Discussion Topic

Meaningful and interesting quotes from "The Yellow Wallpaper" by Charlotte Perkins Gilman

Summary:

Meaningful and interesting quotes from "The Yellow Wallpaper" include: "I sometimes fancy that in my condition, if I had less opposition and more society and stimulus," reflecting the narrator's desire for freedom and social interaction, and "I've got out at last... And I've pulled off most of the paper, so you can't put me back!" symbolizing her ultimate break from oppression.

Expert Answers

An illustration of the letter 'A' in a speech bubbles

What are three meaningful quotes from "The Yellow Wallpaper" by Charlotte Perkins Gilman?

A gothic story of the tortuous efforts of a woman to resolve the disturbed musings of her mind, "The Yellow Wallpaper" transports the reader into realms of both depression and repression.  Forced into bed rest and forbidden to engage in any activity until she is considered well again as she suffers from post-partum depression, the narrator of Charlotte Perkins Gilman's story feel helpless against the patriarchal forces of both her husband and the doctor.  Intuitively, she knows what is good for her, but she has to be "sly" about it or she meets with opposition:

I sometimes fancy that in my condition if I had less opposition and more society and stimulus--but John says the very worst thing I can do is to think about my condition, and I confess it always makes me feel bad.

Indeed, it is this very repression that drives Gilman's narrator into the obsessive musings about the hideous yellow wallpaper that covers the interior of the room to which she is confined.  She describes it as

One of those sprawling flamboyant patterns committing every artistic sin.

It is dull enough to confuse the eye in following, pronounced enough constantly to irritate and provoke study, and when you follow the lame uncertain curves for a little distance they suddenly commit suicide--plunge off at outrageous angles, destroy themselves in unheard of contradictions.

Clearly, this tainted wallpaper becomes for the narrator a tangible representation of her tortuous, repressed confinement in which she finds herself. In the efforts of the woman to free herself from her oppression by Dr. S. Weir Mitchell represented by "a strange, provoking, formless sort of figure" as a "debased Romanesque" she envisions the wallpaper reaching the grotesque: 

All those strangled heads and bulbous eyes and waddling fungus growth just shriek with derision!"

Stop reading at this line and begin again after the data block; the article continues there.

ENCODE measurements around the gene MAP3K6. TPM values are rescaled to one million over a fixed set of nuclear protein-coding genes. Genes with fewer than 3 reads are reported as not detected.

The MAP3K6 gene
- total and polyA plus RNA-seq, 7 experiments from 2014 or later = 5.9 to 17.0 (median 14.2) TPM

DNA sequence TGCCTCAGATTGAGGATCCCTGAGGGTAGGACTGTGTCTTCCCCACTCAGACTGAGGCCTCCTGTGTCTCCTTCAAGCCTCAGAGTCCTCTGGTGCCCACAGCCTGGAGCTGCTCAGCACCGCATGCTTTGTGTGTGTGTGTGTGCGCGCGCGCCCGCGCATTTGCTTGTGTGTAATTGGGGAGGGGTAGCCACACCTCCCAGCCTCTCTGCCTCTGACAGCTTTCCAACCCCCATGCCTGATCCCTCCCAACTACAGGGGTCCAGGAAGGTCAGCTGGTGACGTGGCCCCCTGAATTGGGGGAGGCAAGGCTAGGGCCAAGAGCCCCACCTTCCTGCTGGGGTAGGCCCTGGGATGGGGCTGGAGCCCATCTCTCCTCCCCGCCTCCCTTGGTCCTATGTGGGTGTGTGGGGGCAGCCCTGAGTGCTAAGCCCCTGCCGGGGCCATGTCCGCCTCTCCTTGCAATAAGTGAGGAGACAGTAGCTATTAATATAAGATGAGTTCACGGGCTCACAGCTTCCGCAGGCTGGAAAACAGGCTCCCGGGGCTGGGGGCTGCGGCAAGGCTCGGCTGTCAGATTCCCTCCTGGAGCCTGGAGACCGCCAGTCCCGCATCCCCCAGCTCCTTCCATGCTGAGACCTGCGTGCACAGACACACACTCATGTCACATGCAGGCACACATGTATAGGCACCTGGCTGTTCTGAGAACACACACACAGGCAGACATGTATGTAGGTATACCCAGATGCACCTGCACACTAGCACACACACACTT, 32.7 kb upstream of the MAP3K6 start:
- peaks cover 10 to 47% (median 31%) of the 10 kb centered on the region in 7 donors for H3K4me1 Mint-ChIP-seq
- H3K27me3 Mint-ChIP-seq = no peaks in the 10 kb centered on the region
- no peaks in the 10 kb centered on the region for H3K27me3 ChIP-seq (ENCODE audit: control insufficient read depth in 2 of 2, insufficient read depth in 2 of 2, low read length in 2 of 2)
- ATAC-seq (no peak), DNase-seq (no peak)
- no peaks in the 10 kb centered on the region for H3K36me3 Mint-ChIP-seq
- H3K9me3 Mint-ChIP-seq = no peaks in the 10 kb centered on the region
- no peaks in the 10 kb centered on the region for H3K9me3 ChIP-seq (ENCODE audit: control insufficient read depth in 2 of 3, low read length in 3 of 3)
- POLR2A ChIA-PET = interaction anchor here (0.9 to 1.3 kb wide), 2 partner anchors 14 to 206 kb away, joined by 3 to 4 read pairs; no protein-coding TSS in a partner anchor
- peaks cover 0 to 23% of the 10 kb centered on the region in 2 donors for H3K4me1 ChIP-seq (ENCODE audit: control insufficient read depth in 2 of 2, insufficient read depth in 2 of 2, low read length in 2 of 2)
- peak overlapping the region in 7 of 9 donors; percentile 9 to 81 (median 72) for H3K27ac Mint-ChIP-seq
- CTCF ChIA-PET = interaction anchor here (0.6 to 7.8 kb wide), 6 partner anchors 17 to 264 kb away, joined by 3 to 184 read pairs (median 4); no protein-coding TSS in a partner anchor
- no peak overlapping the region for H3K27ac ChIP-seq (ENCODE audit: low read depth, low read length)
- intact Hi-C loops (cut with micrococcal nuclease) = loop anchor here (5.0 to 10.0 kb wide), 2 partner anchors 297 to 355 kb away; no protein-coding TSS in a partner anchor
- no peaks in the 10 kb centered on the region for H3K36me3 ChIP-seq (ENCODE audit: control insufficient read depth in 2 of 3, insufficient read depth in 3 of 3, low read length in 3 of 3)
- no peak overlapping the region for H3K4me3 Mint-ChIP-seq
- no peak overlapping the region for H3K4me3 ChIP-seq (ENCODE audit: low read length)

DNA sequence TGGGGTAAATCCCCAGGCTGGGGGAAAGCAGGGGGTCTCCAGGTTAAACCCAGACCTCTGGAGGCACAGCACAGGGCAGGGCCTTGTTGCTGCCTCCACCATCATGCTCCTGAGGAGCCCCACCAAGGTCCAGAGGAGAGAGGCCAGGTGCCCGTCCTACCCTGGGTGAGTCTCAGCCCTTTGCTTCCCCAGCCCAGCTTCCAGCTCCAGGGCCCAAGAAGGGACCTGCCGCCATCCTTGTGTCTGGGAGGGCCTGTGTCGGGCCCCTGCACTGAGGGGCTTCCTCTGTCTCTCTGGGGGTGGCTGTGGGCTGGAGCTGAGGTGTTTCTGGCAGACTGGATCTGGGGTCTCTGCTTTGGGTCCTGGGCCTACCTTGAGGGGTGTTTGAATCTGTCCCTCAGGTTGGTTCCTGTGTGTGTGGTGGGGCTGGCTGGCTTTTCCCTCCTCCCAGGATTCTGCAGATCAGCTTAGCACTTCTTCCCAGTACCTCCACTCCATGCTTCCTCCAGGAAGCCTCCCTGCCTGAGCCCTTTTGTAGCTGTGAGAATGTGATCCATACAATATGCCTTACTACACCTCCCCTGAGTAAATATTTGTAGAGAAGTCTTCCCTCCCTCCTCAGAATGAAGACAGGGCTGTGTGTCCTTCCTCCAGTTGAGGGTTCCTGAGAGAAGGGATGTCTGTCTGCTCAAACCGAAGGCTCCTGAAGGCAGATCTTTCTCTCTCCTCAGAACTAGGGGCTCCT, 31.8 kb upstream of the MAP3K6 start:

Finally, in her desperate effort to release herself and conquer her mental and emotional imprisonment, the woman tears down the wallpaper to free the woman--herself--behind it, crawling along the floor from wall to wall. 

Last Updated on
An illustration of the letter 'A' in a speech bubbles

Which three quotations from "The Yellow Wallpaper" interest you and why?

I particularly like this story because it is so strange and intriguing.  It is difficult to choose just a few quotes that are interesting, since there are so many, but I did the best I could.

And she is all the time trying to climb through.  But nobody could climb through that pattern -- it strangles so...

To me, this passage seems to be symbolic of the narrator's attempts to overcome her mental illness and her inability to do so.  In describing the pattern as being strangling, the woman indicates that it has a great deal of malignant power over her.  By saying that "nobody could climb through that pattern," she also suggests a feeling of hopelessness.  Her view of the pattern and its characteristics reveals a great deal about her own mental health and its deterioration.

Last Updated on
An illustration of the letter 'A' in a speech bubbles

Which three quotations from "The Yellow Wallpaper" interest you and why?

I like the second to last line of Gilman's, "The Yellow Wallpaper," because it demonstrates that the speaker has become, in her mind anyway, the woman in the wall.

"I've got out at last," said I, "in spite of you and Jane.  And I've pulled off most of the paper, so you can't put me back!"

The woman, of course, is still in the room.  She's been made to stay there against her will by people who misunderstand her and her illness and women, in general.  She has not escaped.  But she has come to identify so strongly and obsessively with the woman she "sees" trapped in the wallpaper, that when she tears down most of the wallpaper, she feels that she, herself, has been released. 

She feels free, even though she is still confined.

See eNotes Ad-Free

Start your 48-hour free trial to get access to more than 30,000 additional guides and more than 350,000 Homework Help questions answered by our experts.

Get 48 Hours Free Access
Last Updated on